Somalia is principally desert. Major climatic factors are a year-round hot climate, seasonal monsoon winds, and irregular rainfall with recurring droughts. Mean daily maximum temperatures range from 30 Â°C to 40 Â°C 85â105 Â°F, except at higher elevations and along the east coast. Mean daily minimums usually vary from about 15 Â°C to 30 Â°C 60â85 Â°F. The southwest monsoon, a sea breeze, makes the period from about May to October the mildest season at Mogadishu. The December-February period of the northeast monsoon is also relatively mild, although prevailing climatic conditions in Mogadishu are rarely pleasant. The "tangambili" periods that intervene between the two monsoons OctoberâNovember and MarchâMay are hot and humid.
After the independence, Somalia has been intertwined in much violence since 1991. In 1969, General Siad Barre siezed power over a coup d'etat, and the country was under a military government when the previous president was assassinated. The military government established large-scale public works programs and successfully implemented an urban and rural literacy campaign, which helped dramatically increase the literacy rate. In addition to a nationalization program of industry and land, the new regime's foreign policy placed an emphasis on Somalia's traditional and religious links with the Arab world, eventually joining the Arab League in 1974. All in all, Somalia's initial friendship with the Soviet Union and later partnership with the United States enabled it to build the largest army in Africa. This however ended in an utter collapse in the 1980's when the Somali people were disillusioned with the government and because the government was weakened further in the 1980s as the Cold War drew to a close and Somalia's strategic importance was diminished.
As a result, General Barre was unfortunately ousted out of power by various rebels hungry for power and the civil war started in 1991 since the apparent independence of Somaliland. Since then, Life has grown tough for many Somalians, and have began to leave the country in large numbers to settle in safer parts of the world.
The prospects of change seem remote as of now, though a new government under the President Sheikh Sharif Sheikh Ahmed has since making efforts in fighting instability and to end the war. From 1991 till now, Somalia has not seen anything but anarchy and corruption even under the TFG transitional federal government whom successfully worked towards an elected president in September 2012.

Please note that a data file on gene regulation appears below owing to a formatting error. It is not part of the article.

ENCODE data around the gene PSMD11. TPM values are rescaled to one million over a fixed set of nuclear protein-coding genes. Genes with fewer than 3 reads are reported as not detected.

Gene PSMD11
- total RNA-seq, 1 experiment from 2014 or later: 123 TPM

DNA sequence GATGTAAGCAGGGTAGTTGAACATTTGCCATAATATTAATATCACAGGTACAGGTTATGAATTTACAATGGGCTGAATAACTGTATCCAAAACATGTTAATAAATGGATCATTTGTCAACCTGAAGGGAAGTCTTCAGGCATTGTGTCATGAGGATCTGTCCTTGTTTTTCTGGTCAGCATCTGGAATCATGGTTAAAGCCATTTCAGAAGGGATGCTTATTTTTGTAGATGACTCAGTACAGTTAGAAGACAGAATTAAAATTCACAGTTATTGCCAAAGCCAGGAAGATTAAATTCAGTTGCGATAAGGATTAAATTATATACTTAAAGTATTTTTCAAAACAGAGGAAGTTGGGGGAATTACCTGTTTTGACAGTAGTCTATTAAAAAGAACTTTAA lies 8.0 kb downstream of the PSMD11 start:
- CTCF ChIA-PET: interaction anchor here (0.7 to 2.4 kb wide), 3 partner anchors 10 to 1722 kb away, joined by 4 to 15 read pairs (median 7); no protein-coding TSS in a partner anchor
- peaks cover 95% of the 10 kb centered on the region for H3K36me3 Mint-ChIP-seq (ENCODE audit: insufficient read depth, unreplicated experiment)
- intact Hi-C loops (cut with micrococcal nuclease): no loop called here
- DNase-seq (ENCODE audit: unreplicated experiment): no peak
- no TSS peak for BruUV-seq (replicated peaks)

The history of the Somali people dates back many centuries. The first time the word Somali was mentioned in a history book was 3500 years ago, when the queen of Egypt Hatshepsut sent a fleet of 5 large ships and a crew of 250 men to Somalia which the Egyptians called The Land of Punt. Punt means âthe land of spicesâ from the aromatic plants that grow there. The Egyptians wanted to trade and they brought jewels and glass beads that they exchanged for gold, elephant tusks, myrrh, ostrich feathers, spices and different beads. Some of these items, especially the aromatic ones, were used by the Egyptians in their religious festivals and celebrations.
Between the 7th and 9th Cent. immigrant Muslim Arabs and Persians established trading posts along the Somali coast. In the 14th century Ibn Battuta, the great Berber traveller, visited Mogadishu and wrote about the people, their food and clothing and how they ruled themselves. In his book he mentioned that the people in the city were very fat and everybody ate as much as they could. The Mogadishans wore very nice white clothes and turbans and their sultan was very powerful.
Somalia was an unknown country for European explorers until the Portuguese explorers reached the coastal cities of Somalia on their way to India. They called it Terra Incognita, which means the unknown land. These new discoveries encouraged many other European navigators to sail on the Somali coasts.